A rundown 1950s motel located on Route 66, aptly named ‘Golden’, provided an apposite setting for Das Rheingold. It offered free wi-fi service, though, while Die Walkure was transported to the oil-prospecting city of Baku on the Caspian Sea in pre-Revolutionary Russia and Siegfried shared the revolving stage with Berlin’s Alexanderplatz and the sculpted carved heads of Communist chiefs Marx, Lenin, Stalin and Mao in a Mount Rushmore-style setting. Götterdämmerung, on the other hand, was dominated in the final scene by the façade of the New York Stock Exchange where black gold is traded for the real stuff.And the real stuff was the choice of payment that the giants Fafner (Karl-Heinz Lehner) and Fasolt (Günther Groissböch) favoured in exchange for Freia. Portrayed as ‘grease-monkeys’ and kitted out in Detroit fashion with blue dungarees, they exchanged her for the golden bounty in one of the upstairs rooms of the ‘Golden’.
The Rhine seemed a long way off. But perhaps not. The peanut-shaped aquamarine pool of the ‘Golden’ saw to that, with the Rhinemaidens lazing about on sun-loungers, while Alberich played with a toy duck.
The famed trio – who sang without a hitch and acted equally well – comprised Alexandra Steiner (Woglinde), Stephanie Houtzeel (Wellgunde) and Wiebke Lehmkuhl (Flosshilde/First Norn) while Christiane Kohl sang Third Norn. They teased poor-old Alberich to bursting-point with articles of their underwear, while the final punch came by covering his head with a pair of black tights.
Wotan – the boss of the oil-field in Die Walkure was depicted as a Mafia-type character and was seen in Das Rheingold enjoying a ‘threesome’ with his wife and sister-in-law, Fricka and Freia (Sarah Connolly/Caroline Wenborne).
The Russian mezzo-soprano, Marina Prudenskaya, perfectly fitted the role of Waltraute in Götterdämmerung and that lovely scene where she warns Brünnhilde to return the ring to the Rhinemaidens to end the dreaded curse in Götterdämmerung was brilliantly executed and passionately sung by Ms Prudenskaya. Markus Eiche and Allison Oakes proved a good pairing in the brother-sister roles of Gunther and Gutrune feeling the heat and the brute-force of Hagen, so brilliantly sung by Stephen Milling, who chilled the air just by his presence, let alone his actions.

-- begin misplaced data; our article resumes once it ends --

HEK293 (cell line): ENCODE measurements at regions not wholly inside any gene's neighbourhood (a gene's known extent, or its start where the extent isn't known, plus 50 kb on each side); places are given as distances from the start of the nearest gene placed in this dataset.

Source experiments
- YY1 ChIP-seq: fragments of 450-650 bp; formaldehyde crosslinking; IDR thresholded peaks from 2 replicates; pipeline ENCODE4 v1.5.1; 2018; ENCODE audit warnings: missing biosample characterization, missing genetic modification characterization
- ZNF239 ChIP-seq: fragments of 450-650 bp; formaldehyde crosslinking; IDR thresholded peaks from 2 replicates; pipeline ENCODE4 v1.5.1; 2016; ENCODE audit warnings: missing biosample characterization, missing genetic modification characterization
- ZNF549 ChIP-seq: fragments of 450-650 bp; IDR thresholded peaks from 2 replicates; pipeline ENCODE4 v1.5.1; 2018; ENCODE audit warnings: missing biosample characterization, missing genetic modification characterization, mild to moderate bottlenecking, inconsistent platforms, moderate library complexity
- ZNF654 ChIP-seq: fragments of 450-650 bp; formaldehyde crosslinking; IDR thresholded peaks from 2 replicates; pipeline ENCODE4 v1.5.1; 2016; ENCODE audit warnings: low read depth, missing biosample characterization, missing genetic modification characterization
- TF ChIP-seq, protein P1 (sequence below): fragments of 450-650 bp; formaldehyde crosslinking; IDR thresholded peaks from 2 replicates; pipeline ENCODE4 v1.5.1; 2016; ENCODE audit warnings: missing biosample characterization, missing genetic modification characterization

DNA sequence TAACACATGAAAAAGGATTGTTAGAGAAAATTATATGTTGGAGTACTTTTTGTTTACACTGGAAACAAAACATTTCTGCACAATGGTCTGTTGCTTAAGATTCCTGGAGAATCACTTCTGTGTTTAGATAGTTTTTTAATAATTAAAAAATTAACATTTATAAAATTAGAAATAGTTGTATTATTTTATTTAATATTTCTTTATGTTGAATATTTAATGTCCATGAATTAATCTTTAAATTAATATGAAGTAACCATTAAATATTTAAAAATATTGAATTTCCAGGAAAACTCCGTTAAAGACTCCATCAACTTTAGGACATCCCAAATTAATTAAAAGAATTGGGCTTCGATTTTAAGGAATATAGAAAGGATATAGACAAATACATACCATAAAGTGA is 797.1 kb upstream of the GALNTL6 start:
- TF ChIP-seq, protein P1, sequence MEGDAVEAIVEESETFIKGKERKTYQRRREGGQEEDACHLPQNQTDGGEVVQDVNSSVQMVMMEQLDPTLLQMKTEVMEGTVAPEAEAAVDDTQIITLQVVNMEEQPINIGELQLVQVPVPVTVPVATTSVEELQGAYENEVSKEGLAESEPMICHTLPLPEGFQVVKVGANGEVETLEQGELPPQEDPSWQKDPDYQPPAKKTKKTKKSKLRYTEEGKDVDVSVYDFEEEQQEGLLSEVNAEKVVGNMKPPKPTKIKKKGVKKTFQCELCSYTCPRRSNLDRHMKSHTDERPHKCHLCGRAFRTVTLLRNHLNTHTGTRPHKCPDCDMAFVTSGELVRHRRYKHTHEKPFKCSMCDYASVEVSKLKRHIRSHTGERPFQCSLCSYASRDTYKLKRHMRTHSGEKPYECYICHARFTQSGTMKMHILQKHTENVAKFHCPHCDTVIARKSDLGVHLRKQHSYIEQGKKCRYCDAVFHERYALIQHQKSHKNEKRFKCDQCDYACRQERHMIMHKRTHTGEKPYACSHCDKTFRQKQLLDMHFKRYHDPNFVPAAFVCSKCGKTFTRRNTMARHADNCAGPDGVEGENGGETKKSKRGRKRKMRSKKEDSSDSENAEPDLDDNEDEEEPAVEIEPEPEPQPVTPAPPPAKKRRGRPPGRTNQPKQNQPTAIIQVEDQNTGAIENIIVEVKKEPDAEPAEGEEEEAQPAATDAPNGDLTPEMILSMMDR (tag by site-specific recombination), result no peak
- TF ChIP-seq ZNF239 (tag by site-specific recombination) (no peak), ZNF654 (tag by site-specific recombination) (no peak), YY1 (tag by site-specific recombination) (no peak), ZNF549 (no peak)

Castorf added a nice touch to the underground city of Nibelheim by putting it on wheels. America is a car-driven society, so what better way to represent Nibelheim than by a silver-plated, mobile trailer, which leisurely rode America’s iconic Route 66 but ended up in Götterdämmerung parked right outside the New York Stock Exchange?
A striking scene unfolded in Das Rheingold. Alberich pulled up on the forecourt of the ‘Golden’ to fill up, while the Rhinemaidens pulled away on a full tank in a chrome-trimmed, black convertible Mercedes-Benz. And to sort out the Gods’ crossing to Valhalla, a rainbow-coloured flag represented the rainbow bridge.